Prior to the return of Michael Crabtree, the San Francisco 49ers struggled to find another receiving threat not named Anquan Boldin or Vernon Davis. The team tried a myriad of options to give quarterback Colin Kaepernick another weapon to throw to, but none panned out.
How bad was it? The team’s third leading receiver behind Boldin and Davis was fullback Bruce Miller, who caught 25 passes in 14 games. Crabtree finished fourth with 19 receptions over five games but beyond that, no 49er receiver or tight end made any kind of an impact. Kyle Williams, Mario Manningham, Jonathan Baldwin, Quinton Patton, Marlon Moore, Kassim Osgood, Garrett Celek and Vance McDonald combined to make 39 catches for 440 yards and didn’t score a single touchdown.
The 49ers understand that this lack of production is a problem and may have stunted the development of Kaepernick. He struggled throwing the ball for most of the season, averaging 154 yards passing in Weeks 2-10. He rebounded in the season’s final six games to up that average to 232 yards a game, and it’s no coincidence that Crabtree was playing in five of those contests.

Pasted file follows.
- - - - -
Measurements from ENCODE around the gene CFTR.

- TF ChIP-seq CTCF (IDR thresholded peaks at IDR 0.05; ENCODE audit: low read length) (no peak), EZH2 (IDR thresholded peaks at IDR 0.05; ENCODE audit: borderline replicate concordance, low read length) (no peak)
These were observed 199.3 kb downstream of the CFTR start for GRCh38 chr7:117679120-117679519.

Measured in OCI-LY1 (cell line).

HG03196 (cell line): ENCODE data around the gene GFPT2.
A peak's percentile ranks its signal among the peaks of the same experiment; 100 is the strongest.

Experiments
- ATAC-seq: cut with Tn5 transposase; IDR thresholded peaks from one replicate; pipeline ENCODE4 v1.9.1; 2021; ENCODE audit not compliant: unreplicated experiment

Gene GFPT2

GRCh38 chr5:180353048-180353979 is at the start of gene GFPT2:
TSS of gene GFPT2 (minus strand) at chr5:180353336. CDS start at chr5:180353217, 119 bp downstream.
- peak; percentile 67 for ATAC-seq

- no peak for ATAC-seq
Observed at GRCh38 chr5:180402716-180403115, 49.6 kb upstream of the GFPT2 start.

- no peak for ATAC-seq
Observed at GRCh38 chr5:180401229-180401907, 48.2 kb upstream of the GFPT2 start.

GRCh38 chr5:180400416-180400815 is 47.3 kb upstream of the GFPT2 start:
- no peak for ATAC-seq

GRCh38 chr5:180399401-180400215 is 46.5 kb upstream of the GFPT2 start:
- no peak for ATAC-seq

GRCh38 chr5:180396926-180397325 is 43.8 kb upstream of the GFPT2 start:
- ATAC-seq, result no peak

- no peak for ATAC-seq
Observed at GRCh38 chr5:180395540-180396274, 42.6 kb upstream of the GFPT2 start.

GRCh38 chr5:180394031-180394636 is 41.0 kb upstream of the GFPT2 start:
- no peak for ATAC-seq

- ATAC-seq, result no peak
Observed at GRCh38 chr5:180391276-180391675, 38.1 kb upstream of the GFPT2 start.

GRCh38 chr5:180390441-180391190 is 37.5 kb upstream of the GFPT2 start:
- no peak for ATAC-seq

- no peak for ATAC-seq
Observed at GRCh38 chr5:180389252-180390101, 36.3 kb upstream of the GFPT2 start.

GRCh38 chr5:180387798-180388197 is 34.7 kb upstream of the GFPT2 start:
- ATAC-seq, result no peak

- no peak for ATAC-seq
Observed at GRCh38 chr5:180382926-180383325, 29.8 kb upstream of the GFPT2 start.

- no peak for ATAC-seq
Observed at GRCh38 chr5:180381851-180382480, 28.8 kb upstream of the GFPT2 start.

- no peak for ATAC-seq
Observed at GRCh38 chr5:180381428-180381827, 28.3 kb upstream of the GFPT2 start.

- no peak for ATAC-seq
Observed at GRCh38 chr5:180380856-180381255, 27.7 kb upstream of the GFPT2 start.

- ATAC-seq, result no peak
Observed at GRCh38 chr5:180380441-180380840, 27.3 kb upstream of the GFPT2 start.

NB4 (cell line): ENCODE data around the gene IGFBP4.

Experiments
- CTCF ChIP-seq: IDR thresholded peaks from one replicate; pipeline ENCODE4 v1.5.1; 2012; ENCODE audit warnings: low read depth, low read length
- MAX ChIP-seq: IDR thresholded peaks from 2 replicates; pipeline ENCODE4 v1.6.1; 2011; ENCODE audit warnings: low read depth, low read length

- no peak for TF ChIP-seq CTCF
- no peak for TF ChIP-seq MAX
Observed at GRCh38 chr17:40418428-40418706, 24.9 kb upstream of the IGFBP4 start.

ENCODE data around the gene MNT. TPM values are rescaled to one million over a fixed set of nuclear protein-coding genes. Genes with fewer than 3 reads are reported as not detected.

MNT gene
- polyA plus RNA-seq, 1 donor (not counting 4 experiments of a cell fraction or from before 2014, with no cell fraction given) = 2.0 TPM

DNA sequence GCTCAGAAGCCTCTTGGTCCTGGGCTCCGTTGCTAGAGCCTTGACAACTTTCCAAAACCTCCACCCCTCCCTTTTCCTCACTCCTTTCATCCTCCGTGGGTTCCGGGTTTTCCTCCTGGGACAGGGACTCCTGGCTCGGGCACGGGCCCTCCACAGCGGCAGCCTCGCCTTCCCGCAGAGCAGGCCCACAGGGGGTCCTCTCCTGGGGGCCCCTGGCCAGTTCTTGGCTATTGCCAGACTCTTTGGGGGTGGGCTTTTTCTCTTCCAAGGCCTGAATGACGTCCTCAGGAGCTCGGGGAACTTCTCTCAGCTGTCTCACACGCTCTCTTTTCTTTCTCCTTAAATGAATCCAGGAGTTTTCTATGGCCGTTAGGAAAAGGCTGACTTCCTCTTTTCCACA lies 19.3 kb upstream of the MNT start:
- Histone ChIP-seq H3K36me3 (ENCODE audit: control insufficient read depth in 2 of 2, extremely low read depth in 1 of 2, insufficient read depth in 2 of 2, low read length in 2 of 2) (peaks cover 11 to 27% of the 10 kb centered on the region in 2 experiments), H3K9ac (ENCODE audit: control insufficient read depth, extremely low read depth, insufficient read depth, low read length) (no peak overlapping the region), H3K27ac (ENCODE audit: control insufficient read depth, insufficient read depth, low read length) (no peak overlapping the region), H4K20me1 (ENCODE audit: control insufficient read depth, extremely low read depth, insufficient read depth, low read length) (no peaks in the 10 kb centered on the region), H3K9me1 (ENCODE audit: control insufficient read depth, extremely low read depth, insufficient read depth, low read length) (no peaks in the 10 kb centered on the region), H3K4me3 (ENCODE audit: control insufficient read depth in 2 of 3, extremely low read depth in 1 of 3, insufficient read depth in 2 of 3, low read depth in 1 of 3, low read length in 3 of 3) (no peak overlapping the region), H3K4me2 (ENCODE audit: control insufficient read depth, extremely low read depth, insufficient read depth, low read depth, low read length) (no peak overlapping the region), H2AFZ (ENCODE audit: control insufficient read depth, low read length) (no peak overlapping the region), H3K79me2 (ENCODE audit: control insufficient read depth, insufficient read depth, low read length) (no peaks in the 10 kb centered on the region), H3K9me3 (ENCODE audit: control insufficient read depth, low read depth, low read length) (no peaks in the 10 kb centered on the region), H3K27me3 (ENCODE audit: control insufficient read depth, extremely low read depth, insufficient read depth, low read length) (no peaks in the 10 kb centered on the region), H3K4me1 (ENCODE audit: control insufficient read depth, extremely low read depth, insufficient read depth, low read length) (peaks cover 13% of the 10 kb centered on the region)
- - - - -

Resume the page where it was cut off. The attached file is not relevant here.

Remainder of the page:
To remedy the issue, San Francisco looked into receivers such as Julian Edelman, Hakeem Nicks and Emmanuel Sanders this offseason, but none of them were an affordable option given the team’s current salary cap status. It’s unlikely that the newly-released DeSean Jackson will be a realistic option either.
Look for the Niners to add a receiver early in the draft, possibly as high as the first round. They could use someone with speed who can take the top off of the defense and give Boldin and Crabtree room to work underneath. It’s also necessity to find a wideout they view as a starter sooner rather than later, as Crabtree is in the last year of his contract and may not be back after 2014.